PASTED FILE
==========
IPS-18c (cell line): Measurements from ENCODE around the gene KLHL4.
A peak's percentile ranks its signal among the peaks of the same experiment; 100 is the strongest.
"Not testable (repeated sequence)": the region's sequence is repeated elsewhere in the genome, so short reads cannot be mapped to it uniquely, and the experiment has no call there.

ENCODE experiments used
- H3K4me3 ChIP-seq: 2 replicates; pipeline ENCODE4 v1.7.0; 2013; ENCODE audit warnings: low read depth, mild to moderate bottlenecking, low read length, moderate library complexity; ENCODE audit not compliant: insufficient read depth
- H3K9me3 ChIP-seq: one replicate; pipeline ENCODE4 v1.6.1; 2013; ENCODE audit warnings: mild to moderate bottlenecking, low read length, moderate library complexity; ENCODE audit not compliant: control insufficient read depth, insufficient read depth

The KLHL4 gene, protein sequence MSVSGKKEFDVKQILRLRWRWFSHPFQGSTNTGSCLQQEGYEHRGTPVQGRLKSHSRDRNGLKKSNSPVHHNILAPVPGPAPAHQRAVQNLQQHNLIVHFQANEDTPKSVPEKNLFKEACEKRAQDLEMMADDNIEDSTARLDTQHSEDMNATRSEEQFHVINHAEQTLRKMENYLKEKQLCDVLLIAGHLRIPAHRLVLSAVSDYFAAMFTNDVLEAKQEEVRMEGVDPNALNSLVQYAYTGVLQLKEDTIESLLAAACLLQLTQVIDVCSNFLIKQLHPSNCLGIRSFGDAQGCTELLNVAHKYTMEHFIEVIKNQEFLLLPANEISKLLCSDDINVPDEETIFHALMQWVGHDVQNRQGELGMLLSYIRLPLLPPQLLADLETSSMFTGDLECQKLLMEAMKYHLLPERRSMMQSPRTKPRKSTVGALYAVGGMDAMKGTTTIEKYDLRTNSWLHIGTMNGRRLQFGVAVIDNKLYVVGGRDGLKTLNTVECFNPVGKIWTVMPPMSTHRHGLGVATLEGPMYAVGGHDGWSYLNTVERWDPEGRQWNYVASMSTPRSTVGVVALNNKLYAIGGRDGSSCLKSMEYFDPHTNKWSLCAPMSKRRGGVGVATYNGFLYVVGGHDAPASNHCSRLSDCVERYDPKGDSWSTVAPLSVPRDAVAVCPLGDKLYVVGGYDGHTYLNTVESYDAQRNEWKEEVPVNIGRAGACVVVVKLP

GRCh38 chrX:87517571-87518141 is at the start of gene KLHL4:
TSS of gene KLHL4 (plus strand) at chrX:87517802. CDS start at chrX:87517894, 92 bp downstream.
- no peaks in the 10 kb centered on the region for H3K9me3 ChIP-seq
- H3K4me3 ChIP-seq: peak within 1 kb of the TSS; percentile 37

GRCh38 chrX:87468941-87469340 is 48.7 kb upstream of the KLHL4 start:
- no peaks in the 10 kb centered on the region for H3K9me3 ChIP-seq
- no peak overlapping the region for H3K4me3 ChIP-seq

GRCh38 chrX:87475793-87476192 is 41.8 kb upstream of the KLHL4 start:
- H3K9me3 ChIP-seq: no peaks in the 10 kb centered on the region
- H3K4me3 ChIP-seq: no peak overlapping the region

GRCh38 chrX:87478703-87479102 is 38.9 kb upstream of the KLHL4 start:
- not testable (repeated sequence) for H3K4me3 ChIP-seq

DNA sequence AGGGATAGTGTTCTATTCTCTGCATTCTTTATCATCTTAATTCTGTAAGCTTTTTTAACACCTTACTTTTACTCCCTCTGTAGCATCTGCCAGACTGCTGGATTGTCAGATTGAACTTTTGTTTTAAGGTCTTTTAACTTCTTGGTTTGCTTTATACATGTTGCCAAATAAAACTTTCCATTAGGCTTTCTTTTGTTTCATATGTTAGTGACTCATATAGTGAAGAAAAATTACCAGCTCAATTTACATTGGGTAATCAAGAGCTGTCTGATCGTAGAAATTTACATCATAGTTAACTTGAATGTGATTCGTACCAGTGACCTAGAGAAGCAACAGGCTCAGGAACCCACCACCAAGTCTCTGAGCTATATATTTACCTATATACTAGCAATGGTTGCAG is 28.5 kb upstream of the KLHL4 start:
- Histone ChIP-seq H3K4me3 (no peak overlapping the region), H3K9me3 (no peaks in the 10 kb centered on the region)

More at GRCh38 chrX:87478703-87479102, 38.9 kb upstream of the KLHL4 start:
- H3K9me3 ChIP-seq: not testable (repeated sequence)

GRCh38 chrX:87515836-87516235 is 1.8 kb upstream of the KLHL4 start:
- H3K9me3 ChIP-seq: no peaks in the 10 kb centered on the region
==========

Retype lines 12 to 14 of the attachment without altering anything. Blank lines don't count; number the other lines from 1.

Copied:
GRCh38 chrX:87468941-87469340 is 48.7 kb upstream of the KLHL4 start:
- no peaks in the 10 kb centered on the region for H3K9me3 ChIP-seq
- no peak overlapping the region for H3K4me3 ChIP-seq